ACC Changes Must Protect the Rights of Injured Workers
ACC Changes Must Protect the Rights of Injured
It is essential the rights of people with hearing injuries are protected under proposed ACC reforms, the National Foundation for the Deaf said today. The changes, announced by ACC Minister Nick Smith this afternoon, will allow employers to choose their workplace insurer and bed in other measures relating to employer safety records and accident management. Dr Smith also announced moves to provide more independence for the Disputes Resolution Service that hears claims against ACC decisions.
“At the heart of these changes are still people who are injured at work and we cant lose sight of that,” NFD chief executive Louise Carroll said today. “The debate about levies and the financial health of ACC are important, but whats more important is that people with injuries still get the rehabilitation they need and they are entitled to.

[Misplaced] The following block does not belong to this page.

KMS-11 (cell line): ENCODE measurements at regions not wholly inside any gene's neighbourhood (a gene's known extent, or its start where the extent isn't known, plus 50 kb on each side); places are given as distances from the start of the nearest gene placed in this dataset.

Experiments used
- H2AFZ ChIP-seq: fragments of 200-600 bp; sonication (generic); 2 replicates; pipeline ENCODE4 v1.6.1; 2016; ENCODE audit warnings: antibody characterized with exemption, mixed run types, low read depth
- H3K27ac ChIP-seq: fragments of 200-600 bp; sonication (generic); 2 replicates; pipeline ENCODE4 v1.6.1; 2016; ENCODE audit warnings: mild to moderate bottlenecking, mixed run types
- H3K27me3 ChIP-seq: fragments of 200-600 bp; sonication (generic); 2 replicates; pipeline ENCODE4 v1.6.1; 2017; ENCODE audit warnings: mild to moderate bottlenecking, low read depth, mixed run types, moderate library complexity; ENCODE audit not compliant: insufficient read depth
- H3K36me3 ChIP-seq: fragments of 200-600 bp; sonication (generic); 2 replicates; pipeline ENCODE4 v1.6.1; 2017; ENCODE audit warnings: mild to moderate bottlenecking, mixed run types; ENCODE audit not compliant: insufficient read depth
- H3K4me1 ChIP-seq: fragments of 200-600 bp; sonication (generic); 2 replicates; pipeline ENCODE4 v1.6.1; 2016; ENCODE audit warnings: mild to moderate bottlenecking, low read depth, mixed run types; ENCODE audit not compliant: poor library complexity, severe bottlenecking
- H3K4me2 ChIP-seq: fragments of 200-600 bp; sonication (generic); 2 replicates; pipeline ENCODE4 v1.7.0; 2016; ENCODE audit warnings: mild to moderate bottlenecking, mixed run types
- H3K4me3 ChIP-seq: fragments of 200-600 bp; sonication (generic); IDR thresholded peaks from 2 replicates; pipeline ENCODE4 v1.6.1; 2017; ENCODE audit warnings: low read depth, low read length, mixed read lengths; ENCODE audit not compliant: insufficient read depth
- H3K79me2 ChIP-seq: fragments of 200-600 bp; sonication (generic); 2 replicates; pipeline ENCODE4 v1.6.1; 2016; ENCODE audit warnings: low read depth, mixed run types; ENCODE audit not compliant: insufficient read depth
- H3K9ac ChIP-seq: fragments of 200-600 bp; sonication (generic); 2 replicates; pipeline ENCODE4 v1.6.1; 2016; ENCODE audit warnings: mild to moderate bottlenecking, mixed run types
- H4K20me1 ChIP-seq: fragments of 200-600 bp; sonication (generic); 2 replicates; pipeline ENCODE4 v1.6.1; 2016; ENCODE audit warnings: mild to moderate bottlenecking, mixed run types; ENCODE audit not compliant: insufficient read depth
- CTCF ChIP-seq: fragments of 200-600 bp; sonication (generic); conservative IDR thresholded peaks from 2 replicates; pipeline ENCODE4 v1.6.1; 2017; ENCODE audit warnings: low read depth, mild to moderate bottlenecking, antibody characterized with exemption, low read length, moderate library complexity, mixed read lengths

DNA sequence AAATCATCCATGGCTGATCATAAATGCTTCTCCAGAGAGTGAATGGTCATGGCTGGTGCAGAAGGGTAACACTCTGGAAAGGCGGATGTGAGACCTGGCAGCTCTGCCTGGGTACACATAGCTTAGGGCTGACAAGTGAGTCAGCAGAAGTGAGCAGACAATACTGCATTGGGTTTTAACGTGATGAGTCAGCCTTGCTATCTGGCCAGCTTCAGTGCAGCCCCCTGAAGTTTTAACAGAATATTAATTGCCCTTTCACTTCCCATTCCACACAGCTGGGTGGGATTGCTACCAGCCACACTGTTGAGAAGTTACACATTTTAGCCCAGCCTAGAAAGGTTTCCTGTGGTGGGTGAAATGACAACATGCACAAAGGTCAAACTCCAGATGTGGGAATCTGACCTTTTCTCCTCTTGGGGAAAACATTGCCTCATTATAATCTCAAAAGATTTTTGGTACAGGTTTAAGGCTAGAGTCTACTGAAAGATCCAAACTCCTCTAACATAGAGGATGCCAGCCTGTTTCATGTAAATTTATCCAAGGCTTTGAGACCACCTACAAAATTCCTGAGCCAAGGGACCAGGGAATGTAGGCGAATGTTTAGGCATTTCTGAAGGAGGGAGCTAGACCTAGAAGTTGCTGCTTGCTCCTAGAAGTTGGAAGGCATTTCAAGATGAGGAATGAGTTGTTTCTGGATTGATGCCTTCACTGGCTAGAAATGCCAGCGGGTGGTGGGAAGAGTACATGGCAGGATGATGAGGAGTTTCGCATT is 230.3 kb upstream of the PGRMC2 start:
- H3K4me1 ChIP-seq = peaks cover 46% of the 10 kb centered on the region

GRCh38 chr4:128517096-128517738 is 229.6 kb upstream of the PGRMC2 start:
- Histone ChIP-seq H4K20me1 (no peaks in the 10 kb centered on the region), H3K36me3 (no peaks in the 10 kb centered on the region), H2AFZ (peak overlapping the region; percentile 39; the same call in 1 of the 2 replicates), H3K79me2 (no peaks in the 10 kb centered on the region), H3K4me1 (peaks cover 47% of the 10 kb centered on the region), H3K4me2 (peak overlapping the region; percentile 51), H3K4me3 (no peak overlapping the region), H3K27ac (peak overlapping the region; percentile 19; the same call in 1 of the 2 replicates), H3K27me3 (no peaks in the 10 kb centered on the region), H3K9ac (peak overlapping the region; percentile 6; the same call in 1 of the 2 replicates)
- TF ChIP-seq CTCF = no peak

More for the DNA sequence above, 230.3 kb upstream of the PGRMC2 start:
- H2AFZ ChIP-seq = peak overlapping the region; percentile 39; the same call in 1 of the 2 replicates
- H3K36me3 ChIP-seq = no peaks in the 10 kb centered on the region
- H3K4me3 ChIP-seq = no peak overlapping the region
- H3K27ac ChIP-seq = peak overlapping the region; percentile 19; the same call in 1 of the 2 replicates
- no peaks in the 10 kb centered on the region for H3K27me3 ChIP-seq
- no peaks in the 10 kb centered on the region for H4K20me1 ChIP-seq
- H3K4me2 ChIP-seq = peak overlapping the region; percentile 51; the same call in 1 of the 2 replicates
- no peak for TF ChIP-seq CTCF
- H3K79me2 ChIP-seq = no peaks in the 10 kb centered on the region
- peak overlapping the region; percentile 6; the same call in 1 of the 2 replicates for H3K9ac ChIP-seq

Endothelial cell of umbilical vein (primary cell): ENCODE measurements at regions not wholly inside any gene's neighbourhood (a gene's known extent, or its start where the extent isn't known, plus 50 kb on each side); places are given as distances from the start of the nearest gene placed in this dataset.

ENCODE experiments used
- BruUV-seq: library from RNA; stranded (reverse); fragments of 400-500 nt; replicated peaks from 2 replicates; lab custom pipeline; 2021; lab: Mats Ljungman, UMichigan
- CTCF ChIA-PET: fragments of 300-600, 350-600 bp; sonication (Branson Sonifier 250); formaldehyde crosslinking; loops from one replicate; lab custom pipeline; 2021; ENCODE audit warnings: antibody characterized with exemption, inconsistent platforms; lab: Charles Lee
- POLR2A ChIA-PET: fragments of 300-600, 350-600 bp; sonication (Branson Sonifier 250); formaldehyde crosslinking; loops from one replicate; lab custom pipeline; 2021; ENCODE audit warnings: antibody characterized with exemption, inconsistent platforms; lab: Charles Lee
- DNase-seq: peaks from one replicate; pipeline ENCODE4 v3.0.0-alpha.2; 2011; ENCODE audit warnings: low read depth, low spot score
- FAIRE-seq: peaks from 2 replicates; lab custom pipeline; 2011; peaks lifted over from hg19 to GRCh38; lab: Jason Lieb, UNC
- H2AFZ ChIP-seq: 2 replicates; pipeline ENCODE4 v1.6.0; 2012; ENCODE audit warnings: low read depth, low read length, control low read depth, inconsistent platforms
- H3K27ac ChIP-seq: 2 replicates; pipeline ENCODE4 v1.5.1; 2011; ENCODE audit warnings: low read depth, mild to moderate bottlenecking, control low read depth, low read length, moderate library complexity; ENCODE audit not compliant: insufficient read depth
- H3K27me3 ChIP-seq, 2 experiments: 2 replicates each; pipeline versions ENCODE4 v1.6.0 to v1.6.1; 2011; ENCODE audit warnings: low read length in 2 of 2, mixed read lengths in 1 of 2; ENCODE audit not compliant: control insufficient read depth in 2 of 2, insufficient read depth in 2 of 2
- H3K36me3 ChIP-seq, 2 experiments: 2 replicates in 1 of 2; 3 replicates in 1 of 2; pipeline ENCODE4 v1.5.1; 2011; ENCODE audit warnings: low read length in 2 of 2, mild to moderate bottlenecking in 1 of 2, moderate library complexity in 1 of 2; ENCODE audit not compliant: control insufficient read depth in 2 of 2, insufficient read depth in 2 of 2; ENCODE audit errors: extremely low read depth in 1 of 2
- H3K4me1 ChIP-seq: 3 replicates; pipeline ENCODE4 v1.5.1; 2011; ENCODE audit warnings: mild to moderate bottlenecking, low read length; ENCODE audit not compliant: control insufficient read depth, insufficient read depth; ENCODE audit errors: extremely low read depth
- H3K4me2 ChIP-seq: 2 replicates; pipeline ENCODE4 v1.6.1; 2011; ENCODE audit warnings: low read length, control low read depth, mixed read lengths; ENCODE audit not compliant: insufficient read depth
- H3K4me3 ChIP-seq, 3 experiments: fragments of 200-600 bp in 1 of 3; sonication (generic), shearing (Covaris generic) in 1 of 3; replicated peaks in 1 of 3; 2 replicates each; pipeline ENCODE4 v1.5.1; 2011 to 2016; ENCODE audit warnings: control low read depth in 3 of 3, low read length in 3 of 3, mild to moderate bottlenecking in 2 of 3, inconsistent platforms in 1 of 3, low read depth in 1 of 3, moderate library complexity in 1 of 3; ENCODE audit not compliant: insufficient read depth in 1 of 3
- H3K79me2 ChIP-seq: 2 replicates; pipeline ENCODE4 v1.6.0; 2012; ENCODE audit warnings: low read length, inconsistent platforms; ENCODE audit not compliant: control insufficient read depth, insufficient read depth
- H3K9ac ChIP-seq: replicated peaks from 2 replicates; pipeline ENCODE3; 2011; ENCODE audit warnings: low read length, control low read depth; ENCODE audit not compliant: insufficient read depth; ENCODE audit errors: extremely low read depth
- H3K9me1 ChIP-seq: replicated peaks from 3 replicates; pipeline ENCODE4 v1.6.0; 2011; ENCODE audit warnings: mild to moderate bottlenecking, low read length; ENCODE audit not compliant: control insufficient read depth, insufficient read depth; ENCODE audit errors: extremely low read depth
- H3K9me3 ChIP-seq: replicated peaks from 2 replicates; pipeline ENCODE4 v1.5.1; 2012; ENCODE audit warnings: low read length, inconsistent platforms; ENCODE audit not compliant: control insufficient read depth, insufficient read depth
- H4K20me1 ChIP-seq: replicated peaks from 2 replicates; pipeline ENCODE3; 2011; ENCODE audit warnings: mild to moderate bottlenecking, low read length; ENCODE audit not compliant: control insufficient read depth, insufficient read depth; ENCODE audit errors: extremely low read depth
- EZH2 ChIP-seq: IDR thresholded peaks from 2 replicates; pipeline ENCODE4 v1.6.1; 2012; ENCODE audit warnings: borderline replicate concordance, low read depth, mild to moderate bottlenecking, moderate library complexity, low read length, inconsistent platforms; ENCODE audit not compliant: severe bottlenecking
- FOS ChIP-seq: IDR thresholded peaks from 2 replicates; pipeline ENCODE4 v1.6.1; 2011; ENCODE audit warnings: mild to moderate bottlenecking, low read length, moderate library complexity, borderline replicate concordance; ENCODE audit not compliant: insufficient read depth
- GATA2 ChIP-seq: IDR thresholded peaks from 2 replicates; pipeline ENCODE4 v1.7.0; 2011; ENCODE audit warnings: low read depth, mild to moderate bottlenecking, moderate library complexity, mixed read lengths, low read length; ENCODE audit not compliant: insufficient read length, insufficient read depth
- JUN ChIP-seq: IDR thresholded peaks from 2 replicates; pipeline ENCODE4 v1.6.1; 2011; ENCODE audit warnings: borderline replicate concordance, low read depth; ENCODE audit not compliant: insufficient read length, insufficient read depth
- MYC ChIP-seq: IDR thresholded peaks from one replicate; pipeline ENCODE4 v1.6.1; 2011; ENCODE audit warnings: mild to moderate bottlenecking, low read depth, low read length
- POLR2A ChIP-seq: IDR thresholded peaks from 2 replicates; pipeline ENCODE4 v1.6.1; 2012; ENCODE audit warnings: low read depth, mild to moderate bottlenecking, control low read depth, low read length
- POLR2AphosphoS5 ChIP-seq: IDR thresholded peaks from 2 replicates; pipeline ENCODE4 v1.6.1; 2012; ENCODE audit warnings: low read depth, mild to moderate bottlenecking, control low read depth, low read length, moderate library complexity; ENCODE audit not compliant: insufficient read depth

“For people with injured hearing, that is particularly important because many of these cases first happened some time ago, and their rights must not be sacrificed in the drive for privatisation and cost cuts.”
Mrs Carroll said the National Foundation for the Deaf would be making submissions next year on the rules governing insurer choice, and it was important the government listened to the NFD and similar organisations because people were coming to such organisations for advice and support for their injuries and for their claims.
In particular, she said the NFD wanted to see an independent monitoring regime across all providers to ensure any focus on cost reduction is not at the expense of service quality. “For all its faults, a government-based ACC scheme is still centralised, standardised, and accountable to its stakeholders and ultimately the people of New Zealand,” she said.
“Private insurers and corporations are accountable to their shareholders – often based overseas – and it is crucial the hard-won rights of New Zealanders who are injured at work are protected.”
Mrs Carroll welcomed moves to provide greater independence to the Disputes Resolution Service, currently wholly-owned by ACC. “For people to have confidence in DRS decisions, it is important there is more separation between DRS and ACC,” she said.
“That is a step forward, but we cant take a step backwards in other areas ACC covers.”